Hang around the comments sections of watch website long enough and you’ll notice this ubiquitous, recurring refrain: “The date window ruins it.” Yes, it seems to be pretty common in watch circles to hate on dates, with enthusiasts claiming they clutter up dials and ruin the balance of the face. Most watch company executives will tell you, though, that the date complication is seen as a valuable and practical addition amongst the majority of people who actually buy watches rather than just obsessing (read: complaining) about them. That’s a reasonable defense — how often do you find yourself asking “What’s today’s date?” Probably a lot.
There is, however, a middle ground in which a date window can exist without throwing off the visual balance of an otherwise clean dial, and Nomos found it. This year, the German watchmaker — beloved as much for its minimalist design as it is for its Glashütte-made movements — debuted a new in-house automatic caliber with a date function, put it in its classic Tangente design, then wholly rethought the date function. There is not one large window cut into the dial, mucking up the progression of the hour markers like on a standard watch. Instead, the complication has been moved to a track on the outermost edge of the dial, filling out the space between the bezel and the hour markers.
The day of the month progresses from the first to the thirty-first all the way around the dial, each number separated by two apertures. Underneath, a white wheel with a small segment painted in red moves once every 24 hours. That red segment shows through two of the apertures at one time, and the number they flank indicates the day’s date. So, if the number seven has a red dash on both its left and right side, that means it’s the seventh. Its a solution so astoundingly ingenious yet straightforward you’d think more watchmakers would do the same. By moving the date indication to a ring surrounding the dial, the date complication doesn’t throw off the symmetry of the face or clutter up the time indication.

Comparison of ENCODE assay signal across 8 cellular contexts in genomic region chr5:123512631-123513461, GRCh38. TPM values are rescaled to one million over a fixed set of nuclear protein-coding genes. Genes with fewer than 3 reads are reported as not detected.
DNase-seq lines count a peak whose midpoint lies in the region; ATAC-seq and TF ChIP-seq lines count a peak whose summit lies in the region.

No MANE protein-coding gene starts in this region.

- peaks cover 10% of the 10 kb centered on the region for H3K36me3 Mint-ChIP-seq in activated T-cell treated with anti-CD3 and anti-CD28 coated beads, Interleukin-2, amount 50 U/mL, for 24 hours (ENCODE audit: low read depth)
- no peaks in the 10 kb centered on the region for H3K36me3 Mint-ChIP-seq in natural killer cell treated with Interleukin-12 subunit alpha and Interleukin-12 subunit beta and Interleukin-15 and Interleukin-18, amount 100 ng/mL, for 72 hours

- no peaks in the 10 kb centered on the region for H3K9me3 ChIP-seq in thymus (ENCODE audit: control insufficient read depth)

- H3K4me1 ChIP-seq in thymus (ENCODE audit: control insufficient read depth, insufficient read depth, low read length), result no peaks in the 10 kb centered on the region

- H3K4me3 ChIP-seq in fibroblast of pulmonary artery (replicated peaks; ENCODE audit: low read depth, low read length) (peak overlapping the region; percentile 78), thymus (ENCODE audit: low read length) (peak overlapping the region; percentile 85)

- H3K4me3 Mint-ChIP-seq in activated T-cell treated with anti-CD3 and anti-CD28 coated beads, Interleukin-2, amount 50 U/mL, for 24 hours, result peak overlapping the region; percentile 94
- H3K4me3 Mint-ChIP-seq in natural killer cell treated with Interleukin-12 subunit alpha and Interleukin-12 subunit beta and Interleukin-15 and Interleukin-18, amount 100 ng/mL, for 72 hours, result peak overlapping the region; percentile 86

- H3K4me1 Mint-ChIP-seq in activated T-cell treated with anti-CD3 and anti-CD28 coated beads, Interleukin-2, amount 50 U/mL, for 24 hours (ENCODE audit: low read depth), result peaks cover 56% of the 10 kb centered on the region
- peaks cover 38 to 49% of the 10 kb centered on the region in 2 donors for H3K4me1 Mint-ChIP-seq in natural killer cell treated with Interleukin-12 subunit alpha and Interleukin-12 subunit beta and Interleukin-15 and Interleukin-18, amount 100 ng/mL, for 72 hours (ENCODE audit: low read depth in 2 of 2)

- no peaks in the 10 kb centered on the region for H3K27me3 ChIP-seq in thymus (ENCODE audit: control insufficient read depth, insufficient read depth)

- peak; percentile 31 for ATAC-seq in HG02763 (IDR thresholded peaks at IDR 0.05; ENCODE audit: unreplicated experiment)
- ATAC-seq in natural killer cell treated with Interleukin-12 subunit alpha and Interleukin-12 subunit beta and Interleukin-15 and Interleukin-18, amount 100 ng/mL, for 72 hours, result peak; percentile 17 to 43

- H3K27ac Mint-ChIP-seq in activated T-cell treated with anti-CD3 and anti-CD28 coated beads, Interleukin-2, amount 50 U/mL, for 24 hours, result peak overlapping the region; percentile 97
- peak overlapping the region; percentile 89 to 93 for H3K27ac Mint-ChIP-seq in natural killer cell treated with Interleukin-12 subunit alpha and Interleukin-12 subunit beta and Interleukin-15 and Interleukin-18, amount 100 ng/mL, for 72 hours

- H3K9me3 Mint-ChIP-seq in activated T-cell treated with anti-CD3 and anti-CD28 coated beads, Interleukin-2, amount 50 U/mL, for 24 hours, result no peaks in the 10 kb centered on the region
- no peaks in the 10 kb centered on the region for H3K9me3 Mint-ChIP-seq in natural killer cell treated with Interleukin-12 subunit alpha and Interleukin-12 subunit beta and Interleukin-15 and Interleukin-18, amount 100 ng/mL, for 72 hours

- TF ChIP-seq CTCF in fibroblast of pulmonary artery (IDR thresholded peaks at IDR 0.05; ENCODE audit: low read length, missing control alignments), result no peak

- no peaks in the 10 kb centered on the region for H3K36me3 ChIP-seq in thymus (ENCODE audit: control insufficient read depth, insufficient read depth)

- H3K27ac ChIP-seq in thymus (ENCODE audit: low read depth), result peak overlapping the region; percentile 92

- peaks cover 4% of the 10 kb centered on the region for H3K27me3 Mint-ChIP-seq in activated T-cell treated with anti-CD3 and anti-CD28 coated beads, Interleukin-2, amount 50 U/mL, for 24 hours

If you get the chance to hold the new Tangente and play with the date function, you’ll find you can adjust it both forward and backward (most watches only let you set the date by moving in one direction). As you turn the crown to set the date, the red segment of the inner wheel smoothly progresses both forward and backward around the date track’s apertures in a calm, almost soothing way. The new Tangente’s should quiet the date haters — it’s hard to find fault with it. It’s a novel take on a familiar complication, and while its usefulness is abundantly clear, yet it still manages to feel wonderfully ornate.